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katie bouman the woman behind the first black hole image

Know the woman behind the first photo of black hole, Katie Bouman

On Wednesday, scientists released the first ever images of a black hole, about which we have known for a very long period of time, but could not capture a single image of it. This remarkable achievement has been made possible largely due to the algorithms created by a 29 year old computer scientist, Katie Bouman.

Katie Bouman, a doctorate from the Massachusetts Institute of Technology in Electronic Engineering and Computer Science developed an algorithm named as Continuous High-resolution Image Reconstruction using Patch priors or CHIRP. This algorithm along with CLEAN helped in obtaining the image of the black hole inside the galaxy Messier 87.

She grew up in West Lafayette, Indiana and she had learned about the Event Horizon Telescope back in 2007 while she was in school. After that, she studied Electrical Engineering from University of Michigan and went on to earn a Master’s degree from the Massachusetts Institute of Technology where she eventually earned her doctorate. At MIT, her master’s thesis was awarded the Ernst Guillemin award for the best thesis. It was after this that she joined Harvard University as a fellow on the imaging team of Event Horizon Telescope.

The Event Horizon Telescope, a collection of eight interlinked telescopes located in various parts of the world ranging from Hawaii to Antarctic captured the black hole using a technique called interferometry. The data obtained from these telescopes were collected in hard drives and then sent to a central processing centre. Dr. Bouman led the efforts in the testing process where the algorithms were used with various assumptions fed into them for extracting the image from the data. This did not mark the end of the process as the results produced by the algorithms were separated checked by several teams for the final verification. The size of the black hole is larger than that of our entire solar system and it measures 40 billion kilometres across which is three million times the size of our planet.

Dr. Katie Bouman acknowledged the efforts of all the researchers, mathematicians and engineers in this project as she said that it was because of this collaboration that this once thought impossible task was finally achieved.

Bouman now will start her new job as an assistant professor at the California Institute of Technology. But that does not end her journey with the black holes. She plans on working with the Event Horizon team to be able to produce a video on the black holes in addition to the existing images.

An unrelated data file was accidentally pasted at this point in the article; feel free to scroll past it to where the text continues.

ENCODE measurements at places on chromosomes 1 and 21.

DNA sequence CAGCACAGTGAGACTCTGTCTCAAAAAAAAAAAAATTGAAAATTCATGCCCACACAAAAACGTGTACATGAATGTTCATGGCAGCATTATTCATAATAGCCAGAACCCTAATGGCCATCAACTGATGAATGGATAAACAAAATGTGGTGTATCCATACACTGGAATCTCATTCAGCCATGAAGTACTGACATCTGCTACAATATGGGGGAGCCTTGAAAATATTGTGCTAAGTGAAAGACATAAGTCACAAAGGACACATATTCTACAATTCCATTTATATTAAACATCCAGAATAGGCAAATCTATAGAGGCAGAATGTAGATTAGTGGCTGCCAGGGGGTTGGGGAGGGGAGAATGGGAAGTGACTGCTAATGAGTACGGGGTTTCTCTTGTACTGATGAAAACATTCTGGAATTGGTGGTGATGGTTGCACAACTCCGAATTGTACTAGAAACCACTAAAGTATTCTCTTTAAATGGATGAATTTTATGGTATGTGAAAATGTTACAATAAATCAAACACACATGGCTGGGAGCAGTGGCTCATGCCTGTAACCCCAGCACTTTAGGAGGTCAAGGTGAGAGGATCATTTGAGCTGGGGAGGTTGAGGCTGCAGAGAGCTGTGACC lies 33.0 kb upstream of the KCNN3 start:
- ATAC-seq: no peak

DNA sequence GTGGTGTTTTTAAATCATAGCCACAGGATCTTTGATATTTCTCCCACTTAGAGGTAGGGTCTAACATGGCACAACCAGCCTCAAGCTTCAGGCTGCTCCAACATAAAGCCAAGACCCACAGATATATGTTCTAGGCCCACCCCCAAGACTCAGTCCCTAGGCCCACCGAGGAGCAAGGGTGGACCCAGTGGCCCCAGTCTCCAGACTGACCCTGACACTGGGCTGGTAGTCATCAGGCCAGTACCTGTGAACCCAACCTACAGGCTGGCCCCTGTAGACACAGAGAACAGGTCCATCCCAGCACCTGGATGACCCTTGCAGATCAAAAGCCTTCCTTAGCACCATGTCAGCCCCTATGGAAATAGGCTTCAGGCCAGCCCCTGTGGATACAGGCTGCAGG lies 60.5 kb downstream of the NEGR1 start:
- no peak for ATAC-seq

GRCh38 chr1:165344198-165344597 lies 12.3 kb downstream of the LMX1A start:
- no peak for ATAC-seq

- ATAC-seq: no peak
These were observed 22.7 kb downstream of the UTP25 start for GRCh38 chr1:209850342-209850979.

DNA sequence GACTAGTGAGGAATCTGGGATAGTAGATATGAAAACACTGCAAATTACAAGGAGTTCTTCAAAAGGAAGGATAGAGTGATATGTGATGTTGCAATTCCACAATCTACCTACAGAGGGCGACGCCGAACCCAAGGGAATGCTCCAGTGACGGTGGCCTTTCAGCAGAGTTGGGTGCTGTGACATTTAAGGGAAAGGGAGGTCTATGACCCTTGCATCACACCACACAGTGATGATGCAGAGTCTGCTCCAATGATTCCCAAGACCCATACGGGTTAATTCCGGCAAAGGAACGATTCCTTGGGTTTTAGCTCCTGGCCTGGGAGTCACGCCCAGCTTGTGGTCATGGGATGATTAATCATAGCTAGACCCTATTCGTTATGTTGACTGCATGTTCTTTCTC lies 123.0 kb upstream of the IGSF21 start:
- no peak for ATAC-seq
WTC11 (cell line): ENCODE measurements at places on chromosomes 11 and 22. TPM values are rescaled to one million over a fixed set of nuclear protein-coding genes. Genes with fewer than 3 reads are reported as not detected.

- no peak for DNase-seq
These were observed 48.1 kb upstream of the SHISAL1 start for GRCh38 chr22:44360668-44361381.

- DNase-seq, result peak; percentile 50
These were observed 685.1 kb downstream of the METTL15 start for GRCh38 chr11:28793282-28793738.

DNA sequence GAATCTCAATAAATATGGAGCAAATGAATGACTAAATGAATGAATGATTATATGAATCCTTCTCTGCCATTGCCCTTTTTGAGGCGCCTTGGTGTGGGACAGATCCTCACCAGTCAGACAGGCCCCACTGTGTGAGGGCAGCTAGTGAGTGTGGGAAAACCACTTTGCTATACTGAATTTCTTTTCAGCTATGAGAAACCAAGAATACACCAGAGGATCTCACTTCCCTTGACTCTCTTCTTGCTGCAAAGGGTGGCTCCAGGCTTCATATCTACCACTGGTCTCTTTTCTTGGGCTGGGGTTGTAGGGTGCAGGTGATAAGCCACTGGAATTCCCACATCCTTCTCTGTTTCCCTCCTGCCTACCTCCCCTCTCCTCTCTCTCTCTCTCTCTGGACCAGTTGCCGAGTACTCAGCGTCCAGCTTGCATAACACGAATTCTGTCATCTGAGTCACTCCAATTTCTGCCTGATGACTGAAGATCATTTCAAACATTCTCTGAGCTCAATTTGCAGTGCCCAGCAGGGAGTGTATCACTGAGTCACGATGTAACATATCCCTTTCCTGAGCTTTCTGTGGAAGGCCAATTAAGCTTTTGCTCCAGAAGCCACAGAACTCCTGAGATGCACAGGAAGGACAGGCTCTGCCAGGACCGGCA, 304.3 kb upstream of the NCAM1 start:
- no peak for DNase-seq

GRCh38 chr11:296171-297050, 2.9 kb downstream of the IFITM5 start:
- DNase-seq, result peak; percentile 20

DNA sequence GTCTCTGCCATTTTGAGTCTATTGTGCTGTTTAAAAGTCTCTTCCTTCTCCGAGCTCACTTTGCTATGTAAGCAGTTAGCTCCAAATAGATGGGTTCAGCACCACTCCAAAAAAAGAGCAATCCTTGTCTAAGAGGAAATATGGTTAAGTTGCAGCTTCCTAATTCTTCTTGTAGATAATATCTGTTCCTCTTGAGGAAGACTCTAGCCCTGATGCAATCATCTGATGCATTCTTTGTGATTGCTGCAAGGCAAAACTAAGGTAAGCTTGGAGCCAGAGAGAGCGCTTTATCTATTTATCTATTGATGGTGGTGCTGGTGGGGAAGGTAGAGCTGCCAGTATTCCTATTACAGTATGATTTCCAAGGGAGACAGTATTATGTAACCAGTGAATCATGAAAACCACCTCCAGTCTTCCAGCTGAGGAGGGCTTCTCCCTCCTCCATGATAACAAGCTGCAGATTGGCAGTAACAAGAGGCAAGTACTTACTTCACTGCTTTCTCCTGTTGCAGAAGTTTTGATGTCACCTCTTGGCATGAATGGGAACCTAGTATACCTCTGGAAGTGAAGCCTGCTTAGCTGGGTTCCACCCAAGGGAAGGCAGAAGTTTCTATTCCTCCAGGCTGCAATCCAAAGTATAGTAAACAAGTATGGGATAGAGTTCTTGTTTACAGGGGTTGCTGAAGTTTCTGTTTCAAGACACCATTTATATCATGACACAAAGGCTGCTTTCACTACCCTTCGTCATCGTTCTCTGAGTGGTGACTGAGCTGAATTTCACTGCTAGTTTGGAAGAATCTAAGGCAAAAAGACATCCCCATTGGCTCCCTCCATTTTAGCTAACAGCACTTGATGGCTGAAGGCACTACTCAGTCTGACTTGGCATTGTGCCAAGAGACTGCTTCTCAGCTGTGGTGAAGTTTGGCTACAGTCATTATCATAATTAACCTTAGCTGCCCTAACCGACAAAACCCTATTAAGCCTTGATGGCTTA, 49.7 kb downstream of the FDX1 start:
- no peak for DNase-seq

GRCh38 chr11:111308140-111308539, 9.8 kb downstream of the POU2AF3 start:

Karatsuba during a lecture

Mathematicians find an amazing trick to multiply bigger numbers

The tables which were an amazing aid, pioneered first some 4000 years ago by the Babylonians is the most handy tool when it comes to multiplications. Well, its good for multiplication of small numbers but for bigger numbers , it becomes a bit tedious without the calculators and computers since we switch to the old school math of multiplying basically two numbers together. This method , though very accurate is slow since, for every single digit in a number , there needs to be a separate multiplication operation, before we add up the products. For every single digit in each number in the problem, you need to perform a separate multiplication operation, before adding all the products up.

Long multiplication is basically an algorithm, but not an efficient one, since the process is unavoidably pain-stricken. The problem is that as the numbers get bigger, the amount of work increases, represented by n raised to the power 2.

Well, the long multiplication algorithm was one of the most advanced multiplication algorithm we ever had until the 1960s, when a Russian mathematician, named Anatoly Karatsuba found that n raised to the power 1.58 was possible.

Soon after a decade, a pair of German mathematicians generated another shockwave with the most advanced breakthrough: the Schönhage–Strassen algorithm which in words of Harvey is- “They predicted that there should exist an algorithm that multiplies n-digit numbers using essentially n * log(n) basic operations,” as he posted his research paper which is yet to be peer- reviewed. However, It is in standard practice in mathematics to disseminate the results before undergoing any sort of peer review.

Using the Schönhage-Strassen algorithm and with new theoretical proof, it would take less than 30 minutes to solve the multiplication theoretically – and might be the fastest multiplication algorithm that is mathematically possible. Although the researchers have no idea about how big a number can they use to solve any multiplication problem using this method but the one they gave on the paper equates to 10214857091104455251940635045059417341952, which is really a very big number.

Fürer from Penn State University told the Science News that around a decade ago, he himself tried to make amendments the Schönhage-Strassen algorithm but eventually discontinued since it seemed quite hopeless to him. Now , that the mathematicians can verify it, his hopelessness has diminished.

In the meantime, Harvey and Joris van der Hoeven from École Polytechnique in France, say that their algorithm needs optimisation as they feel anxious if the results go wrong!